This section is from the book "General Outline Of The Organization Of The Animal Kingdom, And Manual Of Comparative Anatomy", by Thomas Rymer Jones. Also available from Amazon: A General Outline of the Animal Kingdom and Manual of Comparative Anatomy.
(1776). In most osseous fishes, in addition to the lips (which, even when fleshy, being destitute of proper muscles, would be unable to, retain food in the mouth), there is generally, behind the front teeth in each jaw, a valve formed by a fold of the lining membrane of the mouth, and directed backwards, so as efficiently to prevent the aliment, and more especially the water swallowed for the purpose of respiration, escaping again from the oral orifice*.
(1777). Fishes have no salivary glands, as saliva to them would be entirely useless: their oesophagus (fig. 317,g; fig. 32 7, d) is capacious and, from the circumstance of their having neither neck nor thorax, extremely short; so that the food when seized is conveyed at once into the stomach.
(1778). The stomach itself is generally a wide cul-de-sac (fig. 317, h), the shape and proportionate size of which vary of course in different species. Its walls are most frequently thin, and the lining membrane gathered into large longitudinal folds (fig. 327, e), so as to admit of considerable distention; but occasionally, as for example in the Mullets, its muscular walls are so thick that it might almost deserve the name of gizzard, and in such fishes its power of crushing the food is no doubt considerable.
Fig. 317. Plan of the general arrangement of the viscera in a Fish.
* Cuvier et Valenciennes, Histoire Naturelle des Poissons, p. 367.
(1779). The intestinal canal in the osseous fishes is a simple tube (fig. 317, i), folded in sundry gyrations proportioned to its length; but in the cartilaginous families, such as the Sharks, the Kays, and the Sturgeons, it presents internally a very remarkable arrangement, evidently intended to increase the extent of surface over which the digested aliment may be spread, for the purpose of absorbing its nutritive portions. In these tribes a spiral valve (fig. 327, h) winds in close turns from the pyloric to the anal extremity of the capacious intestine; so that, although externally the intestine appears short in proportion to the size of the animal, its mucous lining is exceedingly extensive.
(1780). In addition to the biliary secretion which we have met with in the lower animals, another system of chylopoietic glands for the first time makes its appearance in the class before us, from which a fluid termed the pancreatic is poured into the intestine. In the osseous fishes this viscus presents the simplest condition of a gland, consisting of simple caeca (fig. 317, n n); sometimes, as in the Perch, only three in number; at others, as for instance in the Salmonidae, extremely numerous. Prom these appendages a glairy fluid, resembling saliva in composition, is abundantly secreted, and becomes mixed with the bile immediately upon its entrance into the intestine.
(1781). In the cartilaginous fishes, such as Sharks and Rays, the pancreas exhibits a more perfect development, and already presents the appearance of a conglomerate gland (fig. 327, f), from which the pancreatic fluid is conveyed into the intestine through a common duct.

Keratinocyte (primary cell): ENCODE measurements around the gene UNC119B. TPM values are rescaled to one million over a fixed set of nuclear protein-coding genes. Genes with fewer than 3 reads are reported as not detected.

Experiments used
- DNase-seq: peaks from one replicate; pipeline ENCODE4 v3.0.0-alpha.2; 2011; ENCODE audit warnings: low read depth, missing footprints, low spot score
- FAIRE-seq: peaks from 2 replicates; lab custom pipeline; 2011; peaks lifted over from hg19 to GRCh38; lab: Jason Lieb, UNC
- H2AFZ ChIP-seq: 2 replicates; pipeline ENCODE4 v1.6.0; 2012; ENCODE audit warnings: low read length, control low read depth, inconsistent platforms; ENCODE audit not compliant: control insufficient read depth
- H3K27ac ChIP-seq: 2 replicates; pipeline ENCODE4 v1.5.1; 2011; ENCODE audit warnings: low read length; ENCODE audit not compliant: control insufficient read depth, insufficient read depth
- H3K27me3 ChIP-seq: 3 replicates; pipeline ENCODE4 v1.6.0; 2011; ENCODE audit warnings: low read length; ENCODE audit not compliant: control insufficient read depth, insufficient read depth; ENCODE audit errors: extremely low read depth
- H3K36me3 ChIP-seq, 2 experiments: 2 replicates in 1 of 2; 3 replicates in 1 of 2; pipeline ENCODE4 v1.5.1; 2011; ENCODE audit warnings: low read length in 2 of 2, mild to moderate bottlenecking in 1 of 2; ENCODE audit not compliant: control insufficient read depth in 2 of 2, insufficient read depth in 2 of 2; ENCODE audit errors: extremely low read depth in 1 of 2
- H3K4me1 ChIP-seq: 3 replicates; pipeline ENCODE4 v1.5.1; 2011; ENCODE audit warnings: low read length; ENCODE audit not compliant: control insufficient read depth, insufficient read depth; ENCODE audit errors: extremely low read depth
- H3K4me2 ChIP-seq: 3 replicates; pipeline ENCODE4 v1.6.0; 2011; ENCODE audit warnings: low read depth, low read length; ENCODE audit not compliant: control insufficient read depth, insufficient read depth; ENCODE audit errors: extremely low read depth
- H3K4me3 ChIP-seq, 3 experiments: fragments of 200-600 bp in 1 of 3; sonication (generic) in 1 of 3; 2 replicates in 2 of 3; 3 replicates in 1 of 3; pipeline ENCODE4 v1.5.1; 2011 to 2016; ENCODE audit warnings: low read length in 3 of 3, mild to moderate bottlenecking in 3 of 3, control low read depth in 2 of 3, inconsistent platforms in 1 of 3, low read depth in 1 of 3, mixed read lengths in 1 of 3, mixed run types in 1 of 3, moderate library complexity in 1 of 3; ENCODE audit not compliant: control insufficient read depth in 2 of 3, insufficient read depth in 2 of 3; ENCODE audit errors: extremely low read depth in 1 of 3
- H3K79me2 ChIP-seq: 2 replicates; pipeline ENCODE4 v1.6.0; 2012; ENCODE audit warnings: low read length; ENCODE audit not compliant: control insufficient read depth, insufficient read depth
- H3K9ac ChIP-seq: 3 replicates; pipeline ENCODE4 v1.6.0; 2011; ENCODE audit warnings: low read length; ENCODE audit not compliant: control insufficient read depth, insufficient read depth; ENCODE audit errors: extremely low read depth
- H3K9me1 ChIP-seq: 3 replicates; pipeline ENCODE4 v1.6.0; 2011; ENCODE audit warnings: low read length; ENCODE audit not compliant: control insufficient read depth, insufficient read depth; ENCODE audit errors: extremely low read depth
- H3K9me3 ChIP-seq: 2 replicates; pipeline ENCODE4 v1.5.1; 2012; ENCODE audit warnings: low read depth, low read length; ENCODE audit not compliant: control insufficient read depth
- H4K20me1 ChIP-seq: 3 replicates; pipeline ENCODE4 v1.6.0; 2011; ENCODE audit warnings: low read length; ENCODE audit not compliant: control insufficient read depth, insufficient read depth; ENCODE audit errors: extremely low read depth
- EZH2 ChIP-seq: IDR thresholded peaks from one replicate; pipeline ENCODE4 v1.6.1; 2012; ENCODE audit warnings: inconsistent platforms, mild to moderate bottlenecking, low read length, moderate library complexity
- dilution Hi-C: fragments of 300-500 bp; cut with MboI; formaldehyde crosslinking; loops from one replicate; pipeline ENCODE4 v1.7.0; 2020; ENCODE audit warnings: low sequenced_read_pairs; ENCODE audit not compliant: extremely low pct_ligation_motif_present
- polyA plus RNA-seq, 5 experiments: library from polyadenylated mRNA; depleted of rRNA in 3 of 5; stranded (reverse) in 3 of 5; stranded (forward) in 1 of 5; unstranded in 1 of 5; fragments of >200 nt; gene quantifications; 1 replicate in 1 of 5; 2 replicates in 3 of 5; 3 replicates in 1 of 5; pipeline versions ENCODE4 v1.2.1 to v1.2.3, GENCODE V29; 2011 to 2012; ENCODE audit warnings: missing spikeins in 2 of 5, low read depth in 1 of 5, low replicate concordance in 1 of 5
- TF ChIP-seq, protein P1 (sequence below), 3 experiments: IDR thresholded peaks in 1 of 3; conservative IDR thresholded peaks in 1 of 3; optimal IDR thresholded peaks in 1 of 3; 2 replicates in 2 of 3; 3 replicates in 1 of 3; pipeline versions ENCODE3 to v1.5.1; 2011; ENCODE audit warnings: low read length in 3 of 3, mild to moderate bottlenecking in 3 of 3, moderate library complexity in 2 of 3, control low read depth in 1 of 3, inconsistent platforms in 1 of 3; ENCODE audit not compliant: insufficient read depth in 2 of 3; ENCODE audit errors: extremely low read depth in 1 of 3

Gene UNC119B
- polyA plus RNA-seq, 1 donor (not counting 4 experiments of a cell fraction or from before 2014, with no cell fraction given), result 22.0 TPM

(1782). The liver of fishes is proportionately very large, and generally contains abundance of oil. The bile derived from it is received into a gall-bladder (fig. 317, c), from which a duct of variable length in different species conveys it into the intestine, in the immediate vicinity of the pylorus.
(1783). It is in these animals that we for the first time find the biliary secretion separated from venous blood; and consequently they are provided with a new arrangement of the blood-vessels of the abdomen, which they possess in common with the other Vertebrata, forming what is termed by anatomists the system of the vena porta. The veins derived from the stomach, the intestines, and the spleen, which last viscus now makes its appearance, instead of conveying their contents to the heart, plunge into the substance of the liver and there again subdivide into capillary tubes, thus furnishing to the liver abundance of venous blood, from which the hepatic secretion is elaborated.
(1784). The spleen, now for the first time met with in the animal creation, is a highly vascular organ, generally enclosed in the mesentery between two folds of the intestine (fig. 317, m), and evidently, in position, presenting no precise relations with the stomach. It receives a large supply of arterial blood, which becomes converted into venous as it circulates through this organ, and in that state is transmitted to the liver through the portal system of veins.
(1785). Another important addition to the animal economy, peculiar to the Vertebrate division of animals, is the lymphatic or absorben system of vessels, which in Fishes are abundantly distributed through the body, and ramify like a rich network over the walls of the intestine. These pour the materials absorbed from the body, and the products of digestion, into the principal venous trunks, to be mixed up with the circulating blood *.
(1786). The circulation of the blood in Fishes is carried on by the assistance of a heart composed of two cavities only, which receives the vitiated blood after it has circulated through the system, and propels it through the branchiae, where it is exposed to the influence of the oxygen contained in the surrounding medium. After being thus purified, the blood is collected from the respiratory organs by the radicles of the branchial veins; and these latter vessels, by their union, form the aorta.
Fig. 318. A. Heart of Lophius piscatorius. B. Ordinary structure of a Fish's heart. In both drawings, a, represents the vena cava; b, the auricle; c, the ventricle; d, the bulbus arteriosus; and e, the valvular apparatus guarding its commencement.